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Clark’s Nutcracker: Weather change curtails habitat

By on January 28, 2019 in Columnist with 0 Comments

By Bruce McCammon

Clark’s Nutcrackers inhabit higher elevation, mountaintop areas so you won’t see them in the lower valley zones. 

They are worth the short drive to the top of Badger Mountain if you want to watch their antics. 

With a wingspan of 18 inches and a length of 12.5 inches, the Clark’s Nutcracker is slightly larger than an American Robin. 

Their gray body and size can be confused with Canada Jays at higher elevations. 

The Clark’s Nutcracker is distinguished by its long, black bill, a black tail with white edges and black wings with white patches. The Canada Jay (aka, Camp Robber) is slimmer and lacks white on the wings.

Clark’s Nutcracker by photographer Bruce McCammon

The Clark’s Nutcracker is a species that may be adversely affected by climate change. As temperatures warm, the Nutcracker will find that its habitat has gotten a lot smaller. Going higher may not be an option since the bird needs coniferous forests in which to nest. 

Groups like the National Audubon Society (www.audubon.org) and the Cornell Lab of Ornithology (www.birds.cornell.edu) are studying the effects of climate change on birds. You can visit their websites to read more or find out how to contribute your valuable sightings.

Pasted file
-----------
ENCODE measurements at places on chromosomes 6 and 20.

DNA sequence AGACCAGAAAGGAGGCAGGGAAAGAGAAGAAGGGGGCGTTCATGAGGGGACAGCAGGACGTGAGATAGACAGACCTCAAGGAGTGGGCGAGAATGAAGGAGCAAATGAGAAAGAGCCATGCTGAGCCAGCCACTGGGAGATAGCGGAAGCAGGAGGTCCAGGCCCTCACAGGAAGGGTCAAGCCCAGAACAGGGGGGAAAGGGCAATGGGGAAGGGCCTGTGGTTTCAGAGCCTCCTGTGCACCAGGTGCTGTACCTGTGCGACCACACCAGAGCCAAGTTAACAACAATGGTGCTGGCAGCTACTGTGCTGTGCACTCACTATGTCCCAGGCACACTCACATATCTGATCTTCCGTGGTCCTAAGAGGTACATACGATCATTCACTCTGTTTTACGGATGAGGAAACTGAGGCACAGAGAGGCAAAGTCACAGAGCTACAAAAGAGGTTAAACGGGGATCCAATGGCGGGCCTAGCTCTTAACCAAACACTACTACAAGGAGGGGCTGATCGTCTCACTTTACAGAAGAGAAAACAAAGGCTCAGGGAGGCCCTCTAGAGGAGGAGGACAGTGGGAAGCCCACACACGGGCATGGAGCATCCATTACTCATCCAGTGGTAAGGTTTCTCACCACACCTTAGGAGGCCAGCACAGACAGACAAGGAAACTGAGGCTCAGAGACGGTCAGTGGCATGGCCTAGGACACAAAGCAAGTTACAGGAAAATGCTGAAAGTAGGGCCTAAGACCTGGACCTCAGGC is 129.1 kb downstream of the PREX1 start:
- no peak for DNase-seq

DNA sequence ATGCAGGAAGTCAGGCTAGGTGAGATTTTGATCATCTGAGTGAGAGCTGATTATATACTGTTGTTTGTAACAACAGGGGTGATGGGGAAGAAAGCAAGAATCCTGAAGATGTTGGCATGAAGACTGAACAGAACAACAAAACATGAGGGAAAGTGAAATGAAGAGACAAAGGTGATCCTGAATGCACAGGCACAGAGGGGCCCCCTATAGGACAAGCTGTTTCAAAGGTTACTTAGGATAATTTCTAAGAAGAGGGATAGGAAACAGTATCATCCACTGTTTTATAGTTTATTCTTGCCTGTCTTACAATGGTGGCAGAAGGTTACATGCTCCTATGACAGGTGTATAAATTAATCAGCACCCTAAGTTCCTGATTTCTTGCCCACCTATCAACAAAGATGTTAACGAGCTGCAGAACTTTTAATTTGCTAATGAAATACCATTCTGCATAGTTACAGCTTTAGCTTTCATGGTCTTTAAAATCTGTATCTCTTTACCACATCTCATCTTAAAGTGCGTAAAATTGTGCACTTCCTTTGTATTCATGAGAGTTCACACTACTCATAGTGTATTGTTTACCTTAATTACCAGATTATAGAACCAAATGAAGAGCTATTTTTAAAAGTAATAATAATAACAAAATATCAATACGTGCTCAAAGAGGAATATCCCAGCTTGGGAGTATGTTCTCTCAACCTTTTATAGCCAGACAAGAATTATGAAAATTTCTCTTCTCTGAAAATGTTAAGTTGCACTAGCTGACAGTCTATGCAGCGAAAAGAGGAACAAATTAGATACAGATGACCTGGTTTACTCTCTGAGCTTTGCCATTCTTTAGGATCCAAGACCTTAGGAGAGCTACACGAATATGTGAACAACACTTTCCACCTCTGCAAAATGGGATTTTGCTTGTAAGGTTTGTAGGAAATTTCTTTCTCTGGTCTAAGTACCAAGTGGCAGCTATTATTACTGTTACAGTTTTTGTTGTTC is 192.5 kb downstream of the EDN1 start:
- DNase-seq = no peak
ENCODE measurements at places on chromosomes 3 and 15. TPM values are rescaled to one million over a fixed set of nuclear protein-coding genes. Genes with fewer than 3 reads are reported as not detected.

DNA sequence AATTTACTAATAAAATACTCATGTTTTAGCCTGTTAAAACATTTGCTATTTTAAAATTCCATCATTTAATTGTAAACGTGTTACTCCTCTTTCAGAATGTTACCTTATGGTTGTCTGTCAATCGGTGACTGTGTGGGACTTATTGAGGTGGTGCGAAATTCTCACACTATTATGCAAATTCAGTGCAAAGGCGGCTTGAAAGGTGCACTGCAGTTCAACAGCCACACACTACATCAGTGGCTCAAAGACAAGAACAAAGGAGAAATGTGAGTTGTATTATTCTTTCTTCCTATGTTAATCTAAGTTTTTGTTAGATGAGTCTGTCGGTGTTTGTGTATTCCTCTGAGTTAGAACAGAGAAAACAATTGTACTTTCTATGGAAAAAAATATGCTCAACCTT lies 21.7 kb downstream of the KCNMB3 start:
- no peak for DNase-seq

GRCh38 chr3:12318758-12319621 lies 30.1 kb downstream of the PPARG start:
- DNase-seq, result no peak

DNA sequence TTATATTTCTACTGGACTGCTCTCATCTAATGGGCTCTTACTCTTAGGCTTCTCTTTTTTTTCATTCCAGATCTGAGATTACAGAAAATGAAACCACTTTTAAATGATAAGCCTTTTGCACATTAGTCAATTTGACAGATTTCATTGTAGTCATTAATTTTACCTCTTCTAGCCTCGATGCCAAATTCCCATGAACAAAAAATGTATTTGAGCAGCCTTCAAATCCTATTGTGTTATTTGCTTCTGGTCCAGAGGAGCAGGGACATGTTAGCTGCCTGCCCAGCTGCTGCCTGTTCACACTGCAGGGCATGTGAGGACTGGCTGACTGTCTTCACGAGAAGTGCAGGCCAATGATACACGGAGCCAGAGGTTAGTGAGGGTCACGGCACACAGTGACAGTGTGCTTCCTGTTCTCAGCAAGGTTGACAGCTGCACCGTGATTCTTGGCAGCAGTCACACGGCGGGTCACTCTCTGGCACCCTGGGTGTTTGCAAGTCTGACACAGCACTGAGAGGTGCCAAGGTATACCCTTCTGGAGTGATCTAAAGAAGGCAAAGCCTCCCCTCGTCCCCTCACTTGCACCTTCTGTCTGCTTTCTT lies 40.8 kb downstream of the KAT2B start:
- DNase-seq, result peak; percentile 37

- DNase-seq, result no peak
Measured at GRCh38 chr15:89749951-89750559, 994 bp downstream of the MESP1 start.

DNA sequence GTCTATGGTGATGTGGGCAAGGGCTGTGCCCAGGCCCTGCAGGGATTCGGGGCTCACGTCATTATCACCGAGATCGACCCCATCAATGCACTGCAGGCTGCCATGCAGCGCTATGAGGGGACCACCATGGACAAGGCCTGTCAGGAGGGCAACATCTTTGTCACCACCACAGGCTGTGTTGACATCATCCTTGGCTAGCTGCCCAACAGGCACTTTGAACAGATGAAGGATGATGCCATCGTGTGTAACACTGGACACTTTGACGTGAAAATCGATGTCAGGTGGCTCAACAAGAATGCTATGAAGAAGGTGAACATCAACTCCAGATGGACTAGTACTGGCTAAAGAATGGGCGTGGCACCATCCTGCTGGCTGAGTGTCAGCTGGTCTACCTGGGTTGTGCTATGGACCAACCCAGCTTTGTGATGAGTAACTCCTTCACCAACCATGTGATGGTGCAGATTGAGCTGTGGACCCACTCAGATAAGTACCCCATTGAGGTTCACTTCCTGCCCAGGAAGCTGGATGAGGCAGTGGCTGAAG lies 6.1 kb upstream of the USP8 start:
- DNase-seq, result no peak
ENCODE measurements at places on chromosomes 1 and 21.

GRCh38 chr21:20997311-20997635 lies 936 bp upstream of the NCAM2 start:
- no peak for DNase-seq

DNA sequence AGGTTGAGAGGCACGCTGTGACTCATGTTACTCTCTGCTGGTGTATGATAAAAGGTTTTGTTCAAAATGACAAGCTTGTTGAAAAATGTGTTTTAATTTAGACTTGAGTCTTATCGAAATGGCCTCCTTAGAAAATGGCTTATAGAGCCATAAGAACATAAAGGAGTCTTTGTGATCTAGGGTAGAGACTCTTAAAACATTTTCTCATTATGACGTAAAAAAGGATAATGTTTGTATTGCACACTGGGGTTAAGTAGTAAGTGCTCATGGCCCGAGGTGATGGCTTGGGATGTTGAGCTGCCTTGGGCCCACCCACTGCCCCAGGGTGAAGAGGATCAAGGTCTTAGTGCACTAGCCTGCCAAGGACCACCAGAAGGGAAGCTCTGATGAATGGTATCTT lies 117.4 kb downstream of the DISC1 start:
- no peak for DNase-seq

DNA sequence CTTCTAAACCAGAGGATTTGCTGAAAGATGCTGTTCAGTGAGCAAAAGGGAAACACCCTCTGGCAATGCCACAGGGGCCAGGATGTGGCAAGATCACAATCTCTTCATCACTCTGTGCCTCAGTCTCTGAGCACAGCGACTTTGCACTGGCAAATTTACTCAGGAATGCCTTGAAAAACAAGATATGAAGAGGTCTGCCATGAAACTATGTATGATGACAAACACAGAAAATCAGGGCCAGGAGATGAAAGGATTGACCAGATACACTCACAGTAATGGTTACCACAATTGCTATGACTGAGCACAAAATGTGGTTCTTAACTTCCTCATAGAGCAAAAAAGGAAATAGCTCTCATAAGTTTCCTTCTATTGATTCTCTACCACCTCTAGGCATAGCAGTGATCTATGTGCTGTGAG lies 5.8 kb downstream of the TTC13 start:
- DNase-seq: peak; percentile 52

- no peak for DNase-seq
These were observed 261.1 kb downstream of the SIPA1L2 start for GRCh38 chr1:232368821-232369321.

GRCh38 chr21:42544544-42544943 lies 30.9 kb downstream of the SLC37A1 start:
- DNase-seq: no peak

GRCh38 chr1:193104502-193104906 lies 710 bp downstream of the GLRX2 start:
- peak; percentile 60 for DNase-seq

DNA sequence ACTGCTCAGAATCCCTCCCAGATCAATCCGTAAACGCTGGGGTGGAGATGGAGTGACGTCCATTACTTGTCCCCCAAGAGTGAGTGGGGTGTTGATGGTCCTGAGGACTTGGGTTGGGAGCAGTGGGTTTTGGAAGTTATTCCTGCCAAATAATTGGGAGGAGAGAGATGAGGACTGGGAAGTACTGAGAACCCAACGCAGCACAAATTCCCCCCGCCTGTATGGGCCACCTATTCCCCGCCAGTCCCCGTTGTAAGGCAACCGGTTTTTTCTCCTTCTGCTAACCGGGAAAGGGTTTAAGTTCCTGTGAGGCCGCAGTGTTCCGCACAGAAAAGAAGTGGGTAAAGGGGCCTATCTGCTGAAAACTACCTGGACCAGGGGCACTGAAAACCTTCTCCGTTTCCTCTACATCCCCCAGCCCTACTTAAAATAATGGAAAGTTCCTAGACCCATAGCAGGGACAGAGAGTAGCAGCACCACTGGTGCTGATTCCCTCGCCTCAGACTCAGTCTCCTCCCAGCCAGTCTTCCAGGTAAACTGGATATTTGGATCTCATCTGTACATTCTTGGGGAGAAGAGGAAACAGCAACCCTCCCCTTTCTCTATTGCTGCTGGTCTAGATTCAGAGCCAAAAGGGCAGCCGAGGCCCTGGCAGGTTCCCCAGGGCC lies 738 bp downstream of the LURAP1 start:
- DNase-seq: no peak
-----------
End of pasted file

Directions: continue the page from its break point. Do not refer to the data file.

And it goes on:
The photo in this article was taken on Badger Mountain in January 2018. 

If you are prepared for winter travel and want a chance to see these great birds sweep through the canopy, head up to the top of the Badger Mountain Road and explore some of the lesser traveled roads in the area. Be prepared for snow and winter conditions. 

Private land is common on Badger Mountain so viewing from the roads or using snowshoes or skis to travel down roads might be a good option. 

Some people who live on Badger Mountain feed birds. If you can locate some feeders you have a great chance to see these birds gathering seeds or dining on suet. 

Don’t forget your binoculars. Good luck.

Bruce McCammon is retired, color-blind and enjoys photographing the birds in north central Washington.

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